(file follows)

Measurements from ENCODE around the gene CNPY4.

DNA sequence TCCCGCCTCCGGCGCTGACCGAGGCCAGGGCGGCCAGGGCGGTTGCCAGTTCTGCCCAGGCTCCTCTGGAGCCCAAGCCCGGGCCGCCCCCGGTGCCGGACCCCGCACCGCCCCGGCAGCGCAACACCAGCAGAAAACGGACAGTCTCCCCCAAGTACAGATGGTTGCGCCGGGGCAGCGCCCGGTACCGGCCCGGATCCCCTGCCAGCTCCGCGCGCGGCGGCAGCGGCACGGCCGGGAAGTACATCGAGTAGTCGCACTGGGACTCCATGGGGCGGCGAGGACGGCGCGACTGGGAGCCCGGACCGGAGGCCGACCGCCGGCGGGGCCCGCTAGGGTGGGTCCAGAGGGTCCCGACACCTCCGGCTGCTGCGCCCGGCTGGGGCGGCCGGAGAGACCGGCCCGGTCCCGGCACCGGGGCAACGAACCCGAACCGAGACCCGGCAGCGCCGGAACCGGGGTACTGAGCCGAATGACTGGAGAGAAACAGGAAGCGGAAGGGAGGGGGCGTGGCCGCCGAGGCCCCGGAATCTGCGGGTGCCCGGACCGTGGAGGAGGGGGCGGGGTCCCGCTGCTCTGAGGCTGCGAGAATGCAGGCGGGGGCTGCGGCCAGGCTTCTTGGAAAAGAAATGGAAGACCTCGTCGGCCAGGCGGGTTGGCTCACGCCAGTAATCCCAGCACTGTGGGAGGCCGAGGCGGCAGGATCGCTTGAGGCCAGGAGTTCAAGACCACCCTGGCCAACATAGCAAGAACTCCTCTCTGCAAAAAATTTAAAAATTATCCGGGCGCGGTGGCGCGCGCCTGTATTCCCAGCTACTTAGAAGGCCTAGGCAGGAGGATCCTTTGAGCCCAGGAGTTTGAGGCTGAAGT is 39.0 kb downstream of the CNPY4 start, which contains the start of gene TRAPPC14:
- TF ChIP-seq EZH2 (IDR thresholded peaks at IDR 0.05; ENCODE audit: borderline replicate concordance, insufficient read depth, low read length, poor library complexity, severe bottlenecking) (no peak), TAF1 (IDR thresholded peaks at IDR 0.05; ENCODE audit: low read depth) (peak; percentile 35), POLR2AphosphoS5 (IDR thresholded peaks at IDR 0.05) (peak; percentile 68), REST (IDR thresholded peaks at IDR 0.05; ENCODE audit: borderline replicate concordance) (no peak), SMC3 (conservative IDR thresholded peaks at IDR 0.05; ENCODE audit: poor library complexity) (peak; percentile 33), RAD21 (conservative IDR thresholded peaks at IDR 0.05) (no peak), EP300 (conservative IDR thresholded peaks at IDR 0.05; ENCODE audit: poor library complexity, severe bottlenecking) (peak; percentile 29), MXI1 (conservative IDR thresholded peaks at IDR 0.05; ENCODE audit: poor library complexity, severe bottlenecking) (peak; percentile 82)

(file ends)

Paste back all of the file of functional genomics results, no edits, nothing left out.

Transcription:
Measurements from ENCODE around the gene CNPY4.

DNA sequence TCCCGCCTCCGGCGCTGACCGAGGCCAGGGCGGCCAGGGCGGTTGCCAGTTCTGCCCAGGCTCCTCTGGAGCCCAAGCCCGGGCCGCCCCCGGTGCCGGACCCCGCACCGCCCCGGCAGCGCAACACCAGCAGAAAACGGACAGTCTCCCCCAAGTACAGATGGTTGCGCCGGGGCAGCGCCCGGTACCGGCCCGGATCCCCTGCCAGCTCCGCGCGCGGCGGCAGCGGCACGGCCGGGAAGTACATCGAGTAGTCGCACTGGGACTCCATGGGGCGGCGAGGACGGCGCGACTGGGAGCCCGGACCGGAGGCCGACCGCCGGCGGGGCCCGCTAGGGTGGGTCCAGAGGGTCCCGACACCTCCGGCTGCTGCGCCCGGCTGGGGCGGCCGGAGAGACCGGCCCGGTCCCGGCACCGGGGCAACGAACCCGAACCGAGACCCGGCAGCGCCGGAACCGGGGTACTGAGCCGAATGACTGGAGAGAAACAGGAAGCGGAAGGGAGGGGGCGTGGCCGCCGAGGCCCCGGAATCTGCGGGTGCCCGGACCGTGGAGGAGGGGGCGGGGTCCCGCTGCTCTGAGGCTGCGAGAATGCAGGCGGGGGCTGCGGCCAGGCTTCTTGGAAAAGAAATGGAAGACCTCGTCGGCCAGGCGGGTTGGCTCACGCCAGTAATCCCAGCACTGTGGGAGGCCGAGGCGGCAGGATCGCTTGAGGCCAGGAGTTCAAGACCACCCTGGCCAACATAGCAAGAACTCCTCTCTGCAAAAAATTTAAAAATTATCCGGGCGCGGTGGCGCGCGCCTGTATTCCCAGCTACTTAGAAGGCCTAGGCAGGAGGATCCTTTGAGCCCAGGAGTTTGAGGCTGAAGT is 39.0 kb downstream of the CNPY4 start, which contains the start of gene TRAPPC14:
- TF ChIP-seq EZH2 (IDR thresholded peaks at IDR 0.05; ENCODE audit: borderline replicate concordance, insufficient read depth, low read length, poor library complexity, severe bottlenecking) (no peak), TAF1 (IDR thresholded peaks at IDR 0.05; ENCODE audit: low read depth) (peak; percentile 35), POLR2AphosphoS5 (IDR thresholded peaks at IDR 0.05) (peak; percentile 68), REST (IDR thresholded peaks at IDR 0.05; ENCODE audit: borderline replicate concordance) (no peak), SMC3 (conservative IDR thresholded peaks at IDR 0.05; ENCODE audit: poor library complexity) (peak; percentile 33), RAD21 (conservative IDR thresholded peaks at IDR 0.05) (no peak), EP300 (conservative IDR thresholded peaks at IDR 0.05; ENCODE audit: poor library complexity, severe bottlenecking) (peak; percentile 29), MXI1 (conservative IDR thresholded peaks at IDR 0.05; ENCODE audit: poor library complexity, severe bottlenecking) (peak; percentile 82)